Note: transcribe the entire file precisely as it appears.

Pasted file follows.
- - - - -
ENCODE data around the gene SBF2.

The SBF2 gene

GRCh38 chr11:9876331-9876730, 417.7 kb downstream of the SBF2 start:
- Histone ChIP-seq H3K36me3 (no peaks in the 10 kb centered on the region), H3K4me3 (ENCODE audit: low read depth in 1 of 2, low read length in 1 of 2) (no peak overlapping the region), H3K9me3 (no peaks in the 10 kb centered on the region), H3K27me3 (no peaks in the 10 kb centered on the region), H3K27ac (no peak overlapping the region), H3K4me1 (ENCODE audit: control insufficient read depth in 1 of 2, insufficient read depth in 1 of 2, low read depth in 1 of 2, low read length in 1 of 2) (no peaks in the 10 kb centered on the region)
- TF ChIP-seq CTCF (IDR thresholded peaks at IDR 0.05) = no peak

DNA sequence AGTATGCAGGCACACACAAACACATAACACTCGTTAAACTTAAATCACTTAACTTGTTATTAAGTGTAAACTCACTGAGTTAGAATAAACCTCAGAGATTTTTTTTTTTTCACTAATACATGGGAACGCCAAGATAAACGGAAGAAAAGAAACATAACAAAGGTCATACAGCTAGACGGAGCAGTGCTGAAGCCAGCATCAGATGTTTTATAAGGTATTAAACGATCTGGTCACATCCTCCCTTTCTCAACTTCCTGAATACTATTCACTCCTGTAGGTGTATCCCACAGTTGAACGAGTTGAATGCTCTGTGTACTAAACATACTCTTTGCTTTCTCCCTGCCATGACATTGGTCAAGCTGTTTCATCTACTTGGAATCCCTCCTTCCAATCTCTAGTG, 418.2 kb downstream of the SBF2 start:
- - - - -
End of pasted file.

ENCODE data around the gene SBF2.

The SBF2 gene

GRCh38 chr11:9876331-9876730, 417.7 kb downstream of the SBF2 start:
- Histone ChIP-seq H3K36me3 (no peaks in the 10 kb centered on the region), H3K4me3 (ENCODE audit: low read depth in 1 of 2, low read length in 1 of 2) (no peak overlapping the region), H3K9me3 (no peaks in the 10 kb centered on the region), H3K27me3 (no peaks in the 10 kb centered on the region), H3K27ac (no peak overlapping the region), H3K4me1 (ENCODE audit: control insufficient read depth in 1 of 2, insufficient read depth in 1 of 2, low read depth in 1 of 2, low read length in 1 of 2) (no peaks in the 10 kb centered on the region)
- TF ChIP-seq CTCF (IDR thresholded peaks at IDR 0.05) = no peak

DNA sequence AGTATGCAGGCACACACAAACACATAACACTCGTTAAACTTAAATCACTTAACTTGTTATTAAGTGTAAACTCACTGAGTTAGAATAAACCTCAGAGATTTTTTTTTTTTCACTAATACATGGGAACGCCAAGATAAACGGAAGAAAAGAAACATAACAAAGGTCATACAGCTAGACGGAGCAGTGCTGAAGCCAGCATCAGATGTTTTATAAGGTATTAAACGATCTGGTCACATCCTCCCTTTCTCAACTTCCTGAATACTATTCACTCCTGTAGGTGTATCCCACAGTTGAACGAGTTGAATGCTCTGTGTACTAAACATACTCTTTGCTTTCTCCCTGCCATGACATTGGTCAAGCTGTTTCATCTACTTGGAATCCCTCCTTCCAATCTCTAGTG, 418.2 kb downstream of the SBF2 start: